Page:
How it works


Lackawanna County juvenile probation officer Barbara Burge, who is involved in the county’s truancy program, said Children and Youth caseworkers meet with students and their families to identify the reasons for absences and find solutions.


Some of the many examples of problems uncovered by caseworkers, according to Burge: student or parental drug addiction, poverty that left students with an insufficient supply of suitable school clothing, unaddressed medical issues due to no health insurance, bullying, rape, homelessness and inadequate parental supervision.


“We try to step in there and get services to the family, whether it’s counseling or getting them school clothing,” Burge said.


The county’s 10 school districts are permitted to forward cases to district judges if truancy continues after Children and Youth intervention, she said.


If absences continue in violation of a district judge order, cases advance to a family court master, where monitoring gets “much more invasive,” she said. A team of Children and Youth, juvenile probation and other county agency representatives also monitors each case.


Fines and jail time are reserved as last resorts because most of the families are low income. “Fines don’t help because most of the families can’t pay, and it just gives them another problem to deal with,” she said.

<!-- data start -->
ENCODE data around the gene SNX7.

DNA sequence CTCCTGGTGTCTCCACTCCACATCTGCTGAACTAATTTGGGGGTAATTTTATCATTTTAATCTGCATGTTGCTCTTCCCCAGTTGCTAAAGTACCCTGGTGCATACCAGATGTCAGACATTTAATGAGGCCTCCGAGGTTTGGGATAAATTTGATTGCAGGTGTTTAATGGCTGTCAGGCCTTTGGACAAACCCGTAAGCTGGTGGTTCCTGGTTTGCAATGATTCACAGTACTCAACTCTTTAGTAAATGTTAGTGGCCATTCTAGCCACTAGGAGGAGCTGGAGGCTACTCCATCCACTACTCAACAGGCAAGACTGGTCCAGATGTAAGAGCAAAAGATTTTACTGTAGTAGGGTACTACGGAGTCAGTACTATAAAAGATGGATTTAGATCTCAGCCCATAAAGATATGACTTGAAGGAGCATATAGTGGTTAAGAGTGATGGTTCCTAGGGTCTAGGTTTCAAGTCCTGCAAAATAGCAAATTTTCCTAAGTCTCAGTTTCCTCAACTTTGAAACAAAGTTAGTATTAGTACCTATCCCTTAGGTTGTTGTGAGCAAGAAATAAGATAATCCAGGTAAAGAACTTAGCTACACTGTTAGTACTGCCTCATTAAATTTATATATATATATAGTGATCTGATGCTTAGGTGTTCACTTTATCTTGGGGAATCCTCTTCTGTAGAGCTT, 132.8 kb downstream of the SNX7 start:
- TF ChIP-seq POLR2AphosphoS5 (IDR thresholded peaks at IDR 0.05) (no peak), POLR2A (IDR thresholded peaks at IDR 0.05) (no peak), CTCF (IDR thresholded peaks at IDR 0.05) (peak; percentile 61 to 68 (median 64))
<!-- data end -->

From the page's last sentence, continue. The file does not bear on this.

Some families initially are reluctant to reveal problems but usually open up “once they realize we’re not going away,” Burge said.


Lackawanna’s truancy program has been in effect more than a decade, but the involvement of Children and Youth caseworkers in schools was added about two years ago, she said.


Statewide move


More counties statewide are implementing truancy programs, with the goal of reducing the number of people who end up in the court system, Burge said.


The four Children and Youth caseworkers handle hundreds of truancy cases in schools annually, she said. She didn’t have statistics but said one school district reduced its annual district judge truancy filings from around 70 to 10 after Children and Youth intervention.


Several Luzerne County school officials say they welcome county assistance, particularly family access to counseling and other services.


“Fixing family dynamics is really the key,” said Dallas School District Superintendent Frank Galicki. “Trying to keep students engaged in positive activity while they’re at school is our job, but when they go home to a dysfunctional family situation, that’s when everything falls apart.”